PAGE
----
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Introduction to Firm Valuation

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Introduction to Firm Valuation

- Value of Equity: The value of the equity stake in the firm, the value of the common stock for a publicly traded firm
- Value of Firm: The value of all investors who have claims on the firm

- The basic components of the valuation are:
- An estimate of the future cash flow stream from owning the asset
- The required rate of return for each period based upon the riskiness of the asset

- The value is then found by discounting each cash flow by its respective discount rate and then summing the PV’s (Basically the PV of an Uneven Cash Flow Stream)

- The value of any asset should then be equal to:

- The only questions are what to use as the future cash flows when valuing the firm and what to use as the interest rate.
- We are going to look at discounted cash flow three models which differ by their choice of cash flows:
- Dividends
- Free Cash Flows to the Firm
- Free Cash Flows to Equity

- Choose Cash Flows
- Choose discount rate consistent with the cash flows
- Estimate short term growth of cash flows
- Estimate long term sustainable growth of cash flows and when sustainable growth starts.
- Cash Flows are assumed to continue forever

- The growth of the cash flows can be broken down into general stages. The firm may experience all three or only two of the stages.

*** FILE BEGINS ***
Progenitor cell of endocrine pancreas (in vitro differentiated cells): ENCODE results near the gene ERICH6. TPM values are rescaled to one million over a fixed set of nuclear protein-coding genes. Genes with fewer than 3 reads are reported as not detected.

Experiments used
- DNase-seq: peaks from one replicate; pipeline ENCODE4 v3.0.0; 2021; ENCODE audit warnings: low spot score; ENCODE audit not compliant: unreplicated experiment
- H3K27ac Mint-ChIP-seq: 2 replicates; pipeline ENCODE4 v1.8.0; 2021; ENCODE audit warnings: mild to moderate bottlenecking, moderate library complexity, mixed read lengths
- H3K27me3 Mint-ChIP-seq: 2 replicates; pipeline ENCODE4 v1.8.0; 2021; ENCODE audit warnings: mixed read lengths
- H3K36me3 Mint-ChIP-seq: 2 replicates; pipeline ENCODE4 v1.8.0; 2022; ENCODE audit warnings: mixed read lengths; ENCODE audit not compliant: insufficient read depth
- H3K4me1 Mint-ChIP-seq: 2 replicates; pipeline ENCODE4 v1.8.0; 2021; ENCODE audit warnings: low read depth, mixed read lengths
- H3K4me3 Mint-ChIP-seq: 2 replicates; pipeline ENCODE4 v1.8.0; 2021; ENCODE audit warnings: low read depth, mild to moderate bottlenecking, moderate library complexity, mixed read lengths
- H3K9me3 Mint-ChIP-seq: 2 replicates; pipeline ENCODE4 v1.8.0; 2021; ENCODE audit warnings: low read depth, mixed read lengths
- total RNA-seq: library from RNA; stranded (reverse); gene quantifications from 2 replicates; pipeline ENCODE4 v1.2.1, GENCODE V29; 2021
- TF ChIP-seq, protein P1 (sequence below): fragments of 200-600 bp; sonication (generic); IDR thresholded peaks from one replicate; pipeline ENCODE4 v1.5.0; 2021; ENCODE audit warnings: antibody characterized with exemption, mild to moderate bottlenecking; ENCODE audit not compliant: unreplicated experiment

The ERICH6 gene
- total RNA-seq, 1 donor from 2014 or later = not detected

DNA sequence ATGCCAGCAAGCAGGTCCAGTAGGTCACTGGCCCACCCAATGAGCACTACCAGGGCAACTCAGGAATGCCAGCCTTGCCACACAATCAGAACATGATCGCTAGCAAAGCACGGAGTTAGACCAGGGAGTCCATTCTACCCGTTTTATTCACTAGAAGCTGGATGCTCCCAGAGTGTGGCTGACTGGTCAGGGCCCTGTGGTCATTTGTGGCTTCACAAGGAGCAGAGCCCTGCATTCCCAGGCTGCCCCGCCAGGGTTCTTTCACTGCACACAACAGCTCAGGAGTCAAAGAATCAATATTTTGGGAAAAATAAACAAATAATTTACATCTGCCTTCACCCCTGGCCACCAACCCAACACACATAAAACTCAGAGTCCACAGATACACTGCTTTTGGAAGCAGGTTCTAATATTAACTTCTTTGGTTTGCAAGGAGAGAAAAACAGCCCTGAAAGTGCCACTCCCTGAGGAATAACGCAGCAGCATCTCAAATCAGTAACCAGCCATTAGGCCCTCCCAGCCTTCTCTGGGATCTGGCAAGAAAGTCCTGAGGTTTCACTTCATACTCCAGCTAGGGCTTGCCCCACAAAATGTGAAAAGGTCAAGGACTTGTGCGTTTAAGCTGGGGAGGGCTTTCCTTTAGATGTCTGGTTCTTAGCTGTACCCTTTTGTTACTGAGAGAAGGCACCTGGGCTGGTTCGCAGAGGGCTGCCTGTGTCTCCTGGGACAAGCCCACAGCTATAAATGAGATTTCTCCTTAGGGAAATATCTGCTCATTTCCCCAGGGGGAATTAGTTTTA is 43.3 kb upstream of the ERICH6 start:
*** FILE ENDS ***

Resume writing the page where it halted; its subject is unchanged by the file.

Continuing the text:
- High growth
- Transition to Stable growth
- Stable growth

- Actually any path of growth could be assumed for the short term – the key is that at some point stable long term growth is assumed.

- A two stage growth model is characterized by a period of fast growth followed by a period of stable growth.
- A three stage growth model is characterized by a period of fast growth followed by a transition period followed by a period of stable growth.

- Once a period of stable growth is reached you can approximate the terminal (horizon) value of the cash flows using the constant growth formula.

- The value of a share of stock should be the PV of the dividends you will receive in the future if you own the stock.

- Allowing the CF in the general valuation model to be the expected future dividends the model becomes:

- Historical Growth Rate
- Comparison to analysts forecasted growth
- Growth based upon investment policy
- Dividends are based upon the amount reinvested in the firm
- g=(retention rate)(ROE)

- Stable growth

- When the firm reaches stable growth the characteristics of the firm also change – this implies a change in riskiness of the firm and a change in the cost of equity.

- The model can be changed to account for firms that are not currently paying a divided (high growth) but will start paying a dividend in the future.
- You can use a per share or aggregate measure of dividends – if there are equity options, warrants etc outstanding it is best to start with an aggregate estimate.

- Free Cash Flow to Equity
- The residual cash flow left over after meeting interest and principal payments and providing for reinvestment to maintain existing assets.

- Free Cash Flow to the Firm
- The cash flow from operations that is actually available for distribution to investors (stockholders, bondholders and preferred stockholders)

Net Income

+Depreciation